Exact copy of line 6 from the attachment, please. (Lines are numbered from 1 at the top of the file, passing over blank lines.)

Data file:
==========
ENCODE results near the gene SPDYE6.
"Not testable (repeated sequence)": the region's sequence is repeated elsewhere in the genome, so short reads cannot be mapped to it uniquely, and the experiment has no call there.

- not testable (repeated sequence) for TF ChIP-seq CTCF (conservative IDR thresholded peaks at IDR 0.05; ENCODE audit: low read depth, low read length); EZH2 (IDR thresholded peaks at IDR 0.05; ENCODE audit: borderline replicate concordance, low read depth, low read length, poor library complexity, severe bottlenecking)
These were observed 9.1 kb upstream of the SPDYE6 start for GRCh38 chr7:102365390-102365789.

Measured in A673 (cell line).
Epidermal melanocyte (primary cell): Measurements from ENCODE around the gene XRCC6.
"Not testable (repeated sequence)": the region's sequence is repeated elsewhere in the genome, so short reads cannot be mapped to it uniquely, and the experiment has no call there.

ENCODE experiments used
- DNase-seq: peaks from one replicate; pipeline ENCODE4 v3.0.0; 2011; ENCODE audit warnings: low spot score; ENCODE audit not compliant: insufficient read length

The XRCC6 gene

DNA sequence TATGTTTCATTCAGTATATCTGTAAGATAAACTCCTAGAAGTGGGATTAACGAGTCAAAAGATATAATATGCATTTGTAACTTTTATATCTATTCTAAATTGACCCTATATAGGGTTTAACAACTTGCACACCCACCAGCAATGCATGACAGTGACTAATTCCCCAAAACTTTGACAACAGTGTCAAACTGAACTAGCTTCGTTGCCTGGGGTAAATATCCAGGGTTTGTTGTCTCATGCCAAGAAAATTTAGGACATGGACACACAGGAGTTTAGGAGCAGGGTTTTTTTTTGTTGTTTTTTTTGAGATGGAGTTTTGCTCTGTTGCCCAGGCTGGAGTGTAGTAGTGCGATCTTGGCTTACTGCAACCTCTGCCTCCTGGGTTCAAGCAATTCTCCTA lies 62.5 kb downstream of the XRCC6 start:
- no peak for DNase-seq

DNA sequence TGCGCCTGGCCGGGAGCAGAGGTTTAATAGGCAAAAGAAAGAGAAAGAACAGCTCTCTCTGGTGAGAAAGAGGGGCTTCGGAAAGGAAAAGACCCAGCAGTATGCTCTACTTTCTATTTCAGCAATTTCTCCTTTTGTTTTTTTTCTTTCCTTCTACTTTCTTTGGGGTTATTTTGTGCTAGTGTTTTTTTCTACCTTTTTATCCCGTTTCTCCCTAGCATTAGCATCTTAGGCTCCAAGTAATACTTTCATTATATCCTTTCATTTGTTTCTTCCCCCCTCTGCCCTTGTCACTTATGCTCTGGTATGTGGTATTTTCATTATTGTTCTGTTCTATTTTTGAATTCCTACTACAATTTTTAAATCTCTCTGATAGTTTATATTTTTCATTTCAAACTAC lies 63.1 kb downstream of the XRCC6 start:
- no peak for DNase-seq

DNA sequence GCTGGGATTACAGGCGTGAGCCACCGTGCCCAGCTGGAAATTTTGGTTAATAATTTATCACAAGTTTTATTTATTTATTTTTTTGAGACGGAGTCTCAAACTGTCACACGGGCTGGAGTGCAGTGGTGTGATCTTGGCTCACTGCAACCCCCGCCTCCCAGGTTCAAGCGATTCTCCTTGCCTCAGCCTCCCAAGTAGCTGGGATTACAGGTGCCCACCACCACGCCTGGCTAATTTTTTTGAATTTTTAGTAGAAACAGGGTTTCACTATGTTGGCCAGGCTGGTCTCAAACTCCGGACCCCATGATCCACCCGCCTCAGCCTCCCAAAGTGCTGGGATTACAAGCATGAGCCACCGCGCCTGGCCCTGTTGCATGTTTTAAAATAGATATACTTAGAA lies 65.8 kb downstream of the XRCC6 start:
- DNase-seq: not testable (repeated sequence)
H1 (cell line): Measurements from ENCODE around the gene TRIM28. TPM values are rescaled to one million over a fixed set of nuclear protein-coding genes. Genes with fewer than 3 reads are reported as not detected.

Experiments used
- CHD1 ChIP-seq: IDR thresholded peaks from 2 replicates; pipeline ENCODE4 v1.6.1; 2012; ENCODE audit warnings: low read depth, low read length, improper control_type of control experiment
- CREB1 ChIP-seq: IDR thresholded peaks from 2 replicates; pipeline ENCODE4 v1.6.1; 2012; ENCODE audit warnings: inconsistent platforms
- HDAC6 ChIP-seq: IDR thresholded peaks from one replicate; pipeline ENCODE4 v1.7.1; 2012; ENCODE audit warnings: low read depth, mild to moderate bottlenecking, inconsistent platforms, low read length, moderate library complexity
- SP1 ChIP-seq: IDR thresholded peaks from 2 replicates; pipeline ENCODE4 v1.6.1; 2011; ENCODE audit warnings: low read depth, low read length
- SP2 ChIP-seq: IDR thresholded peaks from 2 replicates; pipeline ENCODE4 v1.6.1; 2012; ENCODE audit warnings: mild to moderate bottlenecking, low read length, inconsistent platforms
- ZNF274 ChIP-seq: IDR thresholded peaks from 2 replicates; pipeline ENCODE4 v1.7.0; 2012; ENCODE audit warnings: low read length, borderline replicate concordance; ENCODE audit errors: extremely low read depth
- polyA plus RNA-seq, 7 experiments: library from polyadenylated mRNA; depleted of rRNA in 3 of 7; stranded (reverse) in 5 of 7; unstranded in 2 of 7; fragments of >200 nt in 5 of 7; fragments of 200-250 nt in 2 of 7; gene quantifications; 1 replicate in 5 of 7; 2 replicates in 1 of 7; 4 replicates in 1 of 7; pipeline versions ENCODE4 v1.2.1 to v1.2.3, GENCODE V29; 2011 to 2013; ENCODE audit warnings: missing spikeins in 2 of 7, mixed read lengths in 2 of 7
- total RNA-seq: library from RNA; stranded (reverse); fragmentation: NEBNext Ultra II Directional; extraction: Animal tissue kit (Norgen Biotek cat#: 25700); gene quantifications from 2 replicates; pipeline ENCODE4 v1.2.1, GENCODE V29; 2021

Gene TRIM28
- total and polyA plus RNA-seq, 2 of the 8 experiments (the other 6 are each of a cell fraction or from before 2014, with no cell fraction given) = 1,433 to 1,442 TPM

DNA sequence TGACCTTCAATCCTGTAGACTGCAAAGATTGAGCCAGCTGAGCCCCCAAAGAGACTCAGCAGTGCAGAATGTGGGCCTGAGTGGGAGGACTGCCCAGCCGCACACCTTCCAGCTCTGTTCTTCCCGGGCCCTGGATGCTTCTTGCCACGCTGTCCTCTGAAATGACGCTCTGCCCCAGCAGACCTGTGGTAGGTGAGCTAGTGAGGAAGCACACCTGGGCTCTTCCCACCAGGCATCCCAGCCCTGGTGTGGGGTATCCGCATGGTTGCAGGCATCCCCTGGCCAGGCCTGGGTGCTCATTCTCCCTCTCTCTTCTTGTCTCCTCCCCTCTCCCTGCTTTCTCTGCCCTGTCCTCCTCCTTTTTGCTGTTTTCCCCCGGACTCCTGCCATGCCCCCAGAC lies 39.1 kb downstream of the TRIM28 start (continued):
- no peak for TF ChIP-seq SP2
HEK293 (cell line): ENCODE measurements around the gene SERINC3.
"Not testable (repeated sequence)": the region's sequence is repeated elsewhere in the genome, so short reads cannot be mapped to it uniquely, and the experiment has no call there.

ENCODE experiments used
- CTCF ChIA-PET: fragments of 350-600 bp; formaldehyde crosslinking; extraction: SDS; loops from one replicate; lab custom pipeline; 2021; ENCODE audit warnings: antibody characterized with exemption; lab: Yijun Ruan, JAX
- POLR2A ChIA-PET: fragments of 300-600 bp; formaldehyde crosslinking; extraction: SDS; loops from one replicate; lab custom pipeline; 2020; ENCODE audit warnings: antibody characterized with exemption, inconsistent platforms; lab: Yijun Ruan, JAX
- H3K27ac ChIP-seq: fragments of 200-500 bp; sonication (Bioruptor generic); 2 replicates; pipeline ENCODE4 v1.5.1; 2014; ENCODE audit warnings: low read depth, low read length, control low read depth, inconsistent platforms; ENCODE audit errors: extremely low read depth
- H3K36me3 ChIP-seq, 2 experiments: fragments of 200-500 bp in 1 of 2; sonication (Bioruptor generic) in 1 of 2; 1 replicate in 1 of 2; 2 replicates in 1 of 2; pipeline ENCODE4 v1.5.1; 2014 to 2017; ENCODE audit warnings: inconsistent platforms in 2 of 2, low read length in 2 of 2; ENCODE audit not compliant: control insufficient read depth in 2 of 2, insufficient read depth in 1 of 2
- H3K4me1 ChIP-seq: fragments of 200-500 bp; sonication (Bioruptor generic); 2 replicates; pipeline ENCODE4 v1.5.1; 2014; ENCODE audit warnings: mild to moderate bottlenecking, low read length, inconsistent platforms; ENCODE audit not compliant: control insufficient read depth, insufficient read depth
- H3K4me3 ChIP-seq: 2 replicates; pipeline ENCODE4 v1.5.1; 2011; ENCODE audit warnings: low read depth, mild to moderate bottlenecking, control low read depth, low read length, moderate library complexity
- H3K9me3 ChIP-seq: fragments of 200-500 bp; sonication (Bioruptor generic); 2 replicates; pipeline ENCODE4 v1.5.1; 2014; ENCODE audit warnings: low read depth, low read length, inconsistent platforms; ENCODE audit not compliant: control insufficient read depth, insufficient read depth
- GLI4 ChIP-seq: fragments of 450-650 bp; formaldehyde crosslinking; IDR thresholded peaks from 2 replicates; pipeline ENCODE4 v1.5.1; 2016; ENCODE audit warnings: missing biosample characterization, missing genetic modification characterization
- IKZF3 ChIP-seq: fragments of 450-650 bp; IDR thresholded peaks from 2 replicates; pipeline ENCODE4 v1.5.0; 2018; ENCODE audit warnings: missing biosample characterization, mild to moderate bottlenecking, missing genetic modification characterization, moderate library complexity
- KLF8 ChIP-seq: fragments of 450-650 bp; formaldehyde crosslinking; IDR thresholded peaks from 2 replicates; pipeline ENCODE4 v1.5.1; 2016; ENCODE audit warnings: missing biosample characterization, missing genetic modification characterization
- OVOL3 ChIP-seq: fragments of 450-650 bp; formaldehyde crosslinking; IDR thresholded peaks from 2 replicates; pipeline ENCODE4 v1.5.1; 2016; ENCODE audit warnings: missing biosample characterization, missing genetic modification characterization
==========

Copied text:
Epidermal melanocyte (primary cell): Measurements from ENCODE around the gene XRCC6.